Lauren Michele Jackson at The Point:
Beyoncé sang “Resentment” the first time I ever saw her in concert. It was not the first time I ever heard the song, but it may have just as well been. She wore a white jumpsuit and a white headdress with a white veil and white stilettos and sat on a second stage separated by a matter of a hundred feet or so from the main stage upon which she’d stomped, jumped, grinded and sweated my life out for the last hour or maybe two or three (time became hard to track in her presence). She was very still now. My seat was not good enough to make out her expression without the assistance provided by the two Jumbotrons behind her on the main stage. I hated them as mediators of my spiritual experience much as I was thankful for a closer look. I could see her sway, see her hair and veil lift and fall with the wind or maybe a fan placed just out of sight. And I could hear. Boy, could I.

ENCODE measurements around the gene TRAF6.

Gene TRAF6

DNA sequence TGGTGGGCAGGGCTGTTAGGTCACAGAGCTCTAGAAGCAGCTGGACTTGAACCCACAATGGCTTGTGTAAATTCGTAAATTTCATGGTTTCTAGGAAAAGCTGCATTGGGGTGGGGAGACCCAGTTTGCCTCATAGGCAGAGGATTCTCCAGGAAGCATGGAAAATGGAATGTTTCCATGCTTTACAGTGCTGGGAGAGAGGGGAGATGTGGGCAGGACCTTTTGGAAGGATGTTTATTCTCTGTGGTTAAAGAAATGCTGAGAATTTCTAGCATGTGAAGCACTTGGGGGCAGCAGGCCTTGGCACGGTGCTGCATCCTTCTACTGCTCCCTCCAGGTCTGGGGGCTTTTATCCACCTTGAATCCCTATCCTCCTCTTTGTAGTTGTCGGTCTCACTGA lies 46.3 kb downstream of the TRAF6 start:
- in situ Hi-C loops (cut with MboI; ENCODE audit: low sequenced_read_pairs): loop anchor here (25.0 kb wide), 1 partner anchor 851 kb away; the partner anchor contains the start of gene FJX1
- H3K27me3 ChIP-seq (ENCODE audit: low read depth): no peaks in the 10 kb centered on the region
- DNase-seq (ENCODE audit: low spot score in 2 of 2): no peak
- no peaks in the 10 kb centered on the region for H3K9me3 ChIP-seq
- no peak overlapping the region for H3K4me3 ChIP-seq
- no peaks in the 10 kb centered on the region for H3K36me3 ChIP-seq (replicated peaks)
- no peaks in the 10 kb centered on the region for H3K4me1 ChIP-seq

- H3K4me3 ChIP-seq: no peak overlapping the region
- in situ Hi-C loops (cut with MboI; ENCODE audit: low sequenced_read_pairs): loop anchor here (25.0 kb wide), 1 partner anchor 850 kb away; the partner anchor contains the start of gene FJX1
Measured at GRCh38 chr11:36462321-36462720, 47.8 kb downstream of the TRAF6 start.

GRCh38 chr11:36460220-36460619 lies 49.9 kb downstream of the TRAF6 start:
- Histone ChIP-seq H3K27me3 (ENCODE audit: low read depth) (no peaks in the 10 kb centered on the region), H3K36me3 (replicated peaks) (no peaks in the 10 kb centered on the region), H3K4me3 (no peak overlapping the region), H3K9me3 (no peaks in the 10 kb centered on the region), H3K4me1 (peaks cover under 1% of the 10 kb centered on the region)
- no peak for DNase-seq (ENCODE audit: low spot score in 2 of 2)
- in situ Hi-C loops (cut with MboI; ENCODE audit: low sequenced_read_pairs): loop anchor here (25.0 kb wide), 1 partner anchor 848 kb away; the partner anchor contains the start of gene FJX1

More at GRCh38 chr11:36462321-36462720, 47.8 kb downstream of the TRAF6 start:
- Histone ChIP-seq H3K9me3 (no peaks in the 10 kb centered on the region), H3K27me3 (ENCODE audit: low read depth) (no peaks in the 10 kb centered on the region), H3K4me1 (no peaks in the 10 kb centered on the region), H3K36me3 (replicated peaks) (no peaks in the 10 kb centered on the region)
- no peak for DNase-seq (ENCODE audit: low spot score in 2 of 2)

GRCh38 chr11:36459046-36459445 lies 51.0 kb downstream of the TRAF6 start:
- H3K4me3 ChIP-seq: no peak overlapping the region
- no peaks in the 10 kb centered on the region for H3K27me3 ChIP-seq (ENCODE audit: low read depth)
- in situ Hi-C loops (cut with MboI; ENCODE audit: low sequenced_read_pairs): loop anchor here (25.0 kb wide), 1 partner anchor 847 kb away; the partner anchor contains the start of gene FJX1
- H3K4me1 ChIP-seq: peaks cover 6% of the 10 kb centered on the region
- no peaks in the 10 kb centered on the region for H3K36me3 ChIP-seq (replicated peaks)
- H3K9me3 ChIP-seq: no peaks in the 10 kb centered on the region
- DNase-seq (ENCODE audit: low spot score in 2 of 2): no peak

“Resentment” is slow but not patient, sentimental but resigned, demanding—vocally—but without the dramatics that turn ballads into karaoke hits. The narrative is straightforward and regular: the speaker, “I,” Bey, or Beyoncé in White, has been cheated on by her lover, “you.”